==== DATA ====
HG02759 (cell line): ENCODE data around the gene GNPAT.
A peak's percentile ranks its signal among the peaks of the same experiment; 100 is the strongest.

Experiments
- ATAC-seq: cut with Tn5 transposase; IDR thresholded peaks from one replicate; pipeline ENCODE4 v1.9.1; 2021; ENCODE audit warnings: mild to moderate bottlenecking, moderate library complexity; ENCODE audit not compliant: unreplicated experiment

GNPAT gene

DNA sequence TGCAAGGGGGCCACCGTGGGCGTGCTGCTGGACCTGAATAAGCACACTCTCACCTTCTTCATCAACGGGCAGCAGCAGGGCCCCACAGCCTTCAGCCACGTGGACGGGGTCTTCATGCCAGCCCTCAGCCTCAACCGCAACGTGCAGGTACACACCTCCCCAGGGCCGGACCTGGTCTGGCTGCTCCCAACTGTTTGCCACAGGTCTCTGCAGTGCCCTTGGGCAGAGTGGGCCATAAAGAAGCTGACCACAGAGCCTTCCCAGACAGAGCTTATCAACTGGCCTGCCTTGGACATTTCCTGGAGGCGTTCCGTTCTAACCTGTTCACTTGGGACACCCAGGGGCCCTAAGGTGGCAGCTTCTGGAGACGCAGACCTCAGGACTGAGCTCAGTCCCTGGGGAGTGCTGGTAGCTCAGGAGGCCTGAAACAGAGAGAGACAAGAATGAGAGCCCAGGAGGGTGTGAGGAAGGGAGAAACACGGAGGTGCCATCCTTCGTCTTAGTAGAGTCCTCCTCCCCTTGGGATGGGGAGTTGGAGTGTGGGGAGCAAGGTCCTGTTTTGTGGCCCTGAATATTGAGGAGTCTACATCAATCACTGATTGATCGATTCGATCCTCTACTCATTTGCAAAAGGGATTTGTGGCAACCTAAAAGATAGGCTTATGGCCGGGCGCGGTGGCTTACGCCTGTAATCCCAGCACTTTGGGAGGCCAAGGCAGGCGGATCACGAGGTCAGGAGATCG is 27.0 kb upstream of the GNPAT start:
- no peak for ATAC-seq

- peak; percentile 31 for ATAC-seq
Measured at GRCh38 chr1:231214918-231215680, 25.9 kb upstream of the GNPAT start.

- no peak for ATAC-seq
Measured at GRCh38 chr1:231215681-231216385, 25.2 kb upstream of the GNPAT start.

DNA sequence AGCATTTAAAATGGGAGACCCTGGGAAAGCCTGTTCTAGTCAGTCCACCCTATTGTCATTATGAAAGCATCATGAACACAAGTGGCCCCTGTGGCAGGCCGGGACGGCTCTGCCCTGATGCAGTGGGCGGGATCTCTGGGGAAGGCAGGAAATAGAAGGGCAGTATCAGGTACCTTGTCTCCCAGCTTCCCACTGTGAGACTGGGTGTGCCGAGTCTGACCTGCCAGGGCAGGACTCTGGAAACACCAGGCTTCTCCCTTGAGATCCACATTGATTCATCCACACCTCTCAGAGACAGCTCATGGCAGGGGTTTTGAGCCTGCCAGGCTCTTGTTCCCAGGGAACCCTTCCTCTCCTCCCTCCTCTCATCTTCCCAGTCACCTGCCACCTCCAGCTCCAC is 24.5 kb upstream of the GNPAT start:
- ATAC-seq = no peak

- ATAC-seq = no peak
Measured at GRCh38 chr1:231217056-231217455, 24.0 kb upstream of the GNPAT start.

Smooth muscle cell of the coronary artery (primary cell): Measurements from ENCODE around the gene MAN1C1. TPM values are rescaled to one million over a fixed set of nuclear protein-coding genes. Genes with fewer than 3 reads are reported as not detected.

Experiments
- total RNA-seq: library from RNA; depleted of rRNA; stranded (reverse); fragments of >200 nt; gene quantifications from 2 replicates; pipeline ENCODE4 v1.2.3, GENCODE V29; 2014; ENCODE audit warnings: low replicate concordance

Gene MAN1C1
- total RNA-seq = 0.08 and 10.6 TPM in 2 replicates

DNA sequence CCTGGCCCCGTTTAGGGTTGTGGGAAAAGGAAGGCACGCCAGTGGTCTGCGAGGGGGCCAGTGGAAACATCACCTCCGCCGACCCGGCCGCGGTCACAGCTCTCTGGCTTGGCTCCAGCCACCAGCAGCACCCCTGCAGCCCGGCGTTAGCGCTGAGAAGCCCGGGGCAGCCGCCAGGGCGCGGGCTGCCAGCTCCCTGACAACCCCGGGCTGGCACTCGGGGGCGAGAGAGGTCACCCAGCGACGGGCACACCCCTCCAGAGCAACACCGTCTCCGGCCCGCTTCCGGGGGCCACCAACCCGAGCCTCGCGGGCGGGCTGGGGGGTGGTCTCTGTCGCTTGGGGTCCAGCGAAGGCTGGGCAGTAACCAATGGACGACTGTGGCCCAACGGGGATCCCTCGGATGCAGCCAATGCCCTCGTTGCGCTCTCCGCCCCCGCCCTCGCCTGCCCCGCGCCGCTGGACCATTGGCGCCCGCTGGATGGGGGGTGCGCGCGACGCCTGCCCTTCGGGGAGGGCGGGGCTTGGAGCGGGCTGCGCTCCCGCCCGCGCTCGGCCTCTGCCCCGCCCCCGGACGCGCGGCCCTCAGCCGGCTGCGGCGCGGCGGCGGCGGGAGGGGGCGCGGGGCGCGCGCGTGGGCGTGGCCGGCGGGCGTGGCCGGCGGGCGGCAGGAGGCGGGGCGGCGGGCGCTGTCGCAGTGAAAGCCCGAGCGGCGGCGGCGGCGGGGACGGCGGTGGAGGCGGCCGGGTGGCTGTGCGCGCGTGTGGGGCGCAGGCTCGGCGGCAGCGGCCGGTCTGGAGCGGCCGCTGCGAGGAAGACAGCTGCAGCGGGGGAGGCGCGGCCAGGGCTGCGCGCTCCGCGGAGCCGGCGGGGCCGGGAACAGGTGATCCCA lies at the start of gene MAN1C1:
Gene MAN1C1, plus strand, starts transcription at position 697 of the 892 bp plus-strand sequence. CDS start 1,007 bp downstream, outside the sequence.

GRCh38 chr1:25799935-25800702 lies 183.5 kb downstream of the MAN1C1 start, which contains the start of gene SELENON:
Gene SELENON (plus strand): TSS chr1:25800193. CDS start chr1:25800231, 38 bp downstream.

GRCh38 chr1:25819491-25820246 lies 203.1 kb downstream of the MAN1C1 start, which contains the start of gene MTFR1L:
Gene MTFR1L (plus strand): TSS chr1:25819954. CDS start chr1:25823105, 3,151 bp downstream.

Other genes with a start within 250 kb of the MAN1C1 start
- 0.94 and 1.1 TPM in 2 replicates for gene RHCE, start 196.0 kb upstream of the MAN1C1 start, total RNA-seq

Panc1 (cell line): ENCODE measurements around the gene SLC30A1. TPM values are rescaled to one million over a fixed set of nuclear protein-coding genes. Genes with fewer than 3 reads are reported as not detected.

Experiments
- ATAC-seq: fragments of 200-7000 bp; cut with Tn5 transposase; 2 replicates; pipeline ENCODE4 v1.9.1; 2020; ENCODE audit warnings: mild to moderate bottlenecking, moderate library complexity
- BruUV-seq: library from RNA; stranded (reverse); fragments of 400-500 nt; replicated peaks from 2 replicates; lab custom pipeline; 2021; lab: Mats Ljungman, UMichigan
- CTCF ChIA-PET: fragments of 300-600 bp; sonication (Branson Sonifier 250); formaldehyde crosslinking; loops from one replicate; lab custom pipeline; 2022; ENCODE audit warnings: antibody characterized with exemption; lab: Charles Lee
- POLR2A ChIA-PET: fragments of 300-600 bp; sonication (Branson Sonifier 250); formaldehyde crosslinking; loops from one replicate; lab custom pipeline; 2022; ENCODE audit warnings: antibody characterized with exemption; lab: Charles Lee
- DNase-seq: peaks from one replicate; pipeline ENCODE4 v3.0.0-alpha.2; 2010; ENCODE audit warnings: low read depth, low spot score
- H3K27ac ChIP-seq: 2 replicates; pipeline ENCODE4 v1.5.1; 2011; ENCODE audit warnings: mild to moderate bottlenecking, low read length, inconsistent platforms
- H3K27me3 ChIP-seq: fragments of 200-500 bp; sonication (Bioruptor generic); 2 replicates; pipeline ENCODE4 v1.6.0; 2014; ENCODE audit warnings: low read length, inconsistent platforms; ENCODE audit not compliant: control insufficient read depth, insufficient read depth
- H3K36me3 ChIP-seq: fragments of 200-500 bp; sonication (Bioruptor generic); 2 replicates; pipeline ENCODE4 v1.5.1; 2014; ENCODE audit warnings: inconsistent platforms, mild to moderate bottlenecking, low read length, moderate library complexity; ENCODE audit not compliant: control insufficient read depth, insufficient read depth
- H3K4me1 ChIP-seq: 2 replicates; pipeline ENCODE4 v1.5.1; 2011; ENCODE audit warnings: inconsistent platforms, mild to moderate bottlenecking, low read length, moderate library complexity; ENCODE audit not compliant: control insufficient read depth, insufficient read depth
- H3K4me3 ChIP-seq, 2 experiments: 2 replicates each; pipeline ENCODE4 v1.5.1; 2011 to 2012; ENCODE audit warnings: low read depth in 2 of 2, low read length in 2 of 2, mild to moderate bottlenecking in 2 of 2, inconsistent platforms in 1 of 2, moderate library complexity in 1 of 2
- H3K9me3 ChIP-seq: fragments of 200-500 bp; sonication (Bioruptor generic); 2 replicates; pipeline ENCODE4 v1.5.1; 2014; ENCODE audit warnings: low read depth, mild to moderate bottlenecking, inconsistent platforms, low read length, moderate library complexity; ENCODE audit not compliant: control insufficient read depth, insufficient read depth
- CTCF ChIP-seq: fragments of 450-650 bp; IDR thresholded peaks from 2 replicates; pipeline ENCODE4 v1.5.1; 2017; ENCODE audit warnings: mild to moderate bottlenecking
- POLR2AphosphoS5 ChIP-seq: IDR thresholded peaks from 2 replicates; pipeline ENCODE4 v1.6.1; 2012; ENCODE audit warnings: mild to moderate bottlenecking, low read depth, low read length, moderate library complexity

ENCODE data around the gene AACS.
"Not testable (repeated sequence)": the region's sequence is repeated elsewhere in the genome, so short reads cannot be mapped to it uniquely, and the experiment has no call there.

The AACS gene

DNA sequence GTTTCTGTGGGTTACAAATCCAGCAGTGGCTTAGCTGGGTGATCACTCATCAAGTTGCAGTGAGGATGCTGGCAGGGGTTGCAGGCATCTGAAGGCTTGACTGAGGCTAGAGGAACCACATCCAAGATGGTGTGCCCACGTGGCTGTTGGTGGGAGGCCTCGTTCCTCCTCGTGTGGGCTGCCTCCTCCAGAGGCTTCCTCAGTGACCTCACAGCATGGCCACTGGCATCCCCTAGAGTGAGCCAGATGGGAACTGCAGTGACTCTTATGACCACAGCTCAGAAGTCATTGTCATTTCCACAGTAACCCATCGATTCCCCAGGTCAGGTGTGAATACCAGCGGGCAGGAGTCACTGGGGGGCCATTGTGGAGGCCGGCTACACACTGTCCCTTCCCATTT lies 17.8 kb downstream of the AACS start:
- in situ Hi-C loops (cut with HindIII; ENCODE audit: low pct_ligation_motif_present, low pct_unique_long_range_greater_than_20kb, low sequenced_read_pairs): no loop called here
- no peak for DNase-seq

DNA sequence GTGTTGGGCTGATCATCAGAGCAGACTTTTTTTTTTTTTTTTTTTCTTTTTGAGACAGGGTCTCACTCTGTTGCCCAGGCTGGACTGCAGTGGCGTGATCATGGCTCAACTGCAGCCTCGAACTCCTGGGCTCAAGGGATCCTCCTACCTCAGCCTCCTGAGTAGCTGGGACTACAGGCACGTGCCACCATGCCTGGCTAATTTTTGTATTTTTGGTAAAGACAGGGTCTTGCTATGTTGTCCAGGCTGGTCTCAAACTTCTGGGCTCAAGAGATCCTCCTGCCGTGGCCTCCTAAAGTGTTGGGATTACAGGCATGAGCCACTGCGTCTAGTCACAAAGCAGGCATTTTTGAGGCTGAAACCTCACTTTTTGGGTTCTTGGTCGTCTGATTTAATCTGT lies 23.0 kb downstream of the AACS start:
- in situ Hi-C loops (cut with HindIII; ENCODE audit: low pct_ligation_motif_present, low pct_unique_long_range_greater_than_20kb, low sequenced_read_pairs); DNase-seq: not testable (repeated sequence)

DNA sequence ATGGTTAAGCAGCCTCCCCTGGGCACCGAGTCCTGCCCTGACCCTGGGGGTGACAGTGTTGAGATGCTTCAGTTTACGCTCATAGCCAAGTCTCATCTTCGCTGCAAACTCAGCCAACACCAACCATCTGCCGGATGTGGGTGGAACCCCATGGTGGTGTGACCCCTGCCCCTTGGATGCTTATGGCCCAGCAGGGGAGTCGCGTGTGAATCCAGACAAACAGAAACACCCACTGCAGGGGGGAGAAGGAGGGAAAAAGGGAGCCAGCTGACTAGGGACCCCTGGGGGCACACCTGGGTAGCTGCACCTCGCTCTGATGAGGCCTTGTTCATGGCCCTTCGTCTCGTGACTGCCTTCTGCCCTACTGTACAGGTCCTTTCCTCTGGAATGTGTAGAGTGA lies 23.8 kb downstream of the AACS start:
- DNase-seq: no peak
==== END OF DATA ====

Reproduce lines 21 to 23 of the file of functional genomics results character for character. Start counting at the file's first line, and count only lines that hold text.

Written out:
DNA sequence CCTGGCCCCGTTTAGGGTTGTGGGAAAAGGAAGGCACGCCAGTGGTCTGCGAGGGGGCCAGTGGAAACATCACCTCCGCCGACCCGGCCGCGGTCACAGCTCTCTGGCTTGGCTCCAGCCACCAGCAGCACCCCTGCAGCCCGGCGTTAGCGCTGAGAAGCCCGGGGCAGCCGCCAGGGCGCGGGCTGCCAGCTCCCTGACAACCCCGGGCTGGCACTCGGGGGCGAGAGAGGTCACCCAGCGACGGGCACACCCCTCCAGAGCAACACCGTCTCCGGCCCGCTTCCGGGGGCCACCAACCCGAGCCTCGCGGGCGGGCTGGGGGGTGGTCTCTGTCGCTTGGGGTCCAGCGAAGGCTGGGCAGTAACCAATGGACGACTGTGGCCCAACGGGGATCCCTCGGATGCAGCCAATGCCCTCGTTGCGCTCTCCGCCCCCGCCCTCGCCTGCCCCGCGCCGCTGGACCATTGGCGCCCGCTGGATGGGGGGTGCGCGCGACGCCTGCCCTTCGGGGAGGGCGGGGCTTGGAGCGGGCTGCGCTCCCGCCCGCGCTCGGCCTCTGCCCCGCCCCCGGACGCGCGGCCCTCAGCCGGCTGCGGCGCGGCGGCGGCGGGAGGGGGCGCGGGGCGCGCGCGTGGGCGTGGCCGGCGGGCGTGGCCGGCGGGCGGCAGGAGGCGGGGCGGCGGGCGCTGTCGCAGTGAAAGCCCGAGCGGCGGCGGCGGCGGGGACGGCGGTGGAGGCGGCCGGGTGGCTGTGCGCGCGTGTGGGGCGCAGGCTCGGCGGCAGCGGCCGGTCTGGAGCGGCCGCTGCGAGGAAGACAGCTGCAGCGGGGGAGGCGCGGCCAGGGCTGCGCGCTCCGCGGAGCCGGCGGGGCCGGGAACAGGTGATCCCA lies at the start of gene MAN1C1:
Gene MAN1C1, plus strand, starts transcription at position 697 of the 892 bp plus-strand sequence. CDS start 1,007 bp downstream, outside the sequence.

GRCh38 chr1:25799935-25800702 lies 183.5 kb downstream of the MAN1C1 start, which contains the start of gene SELENON: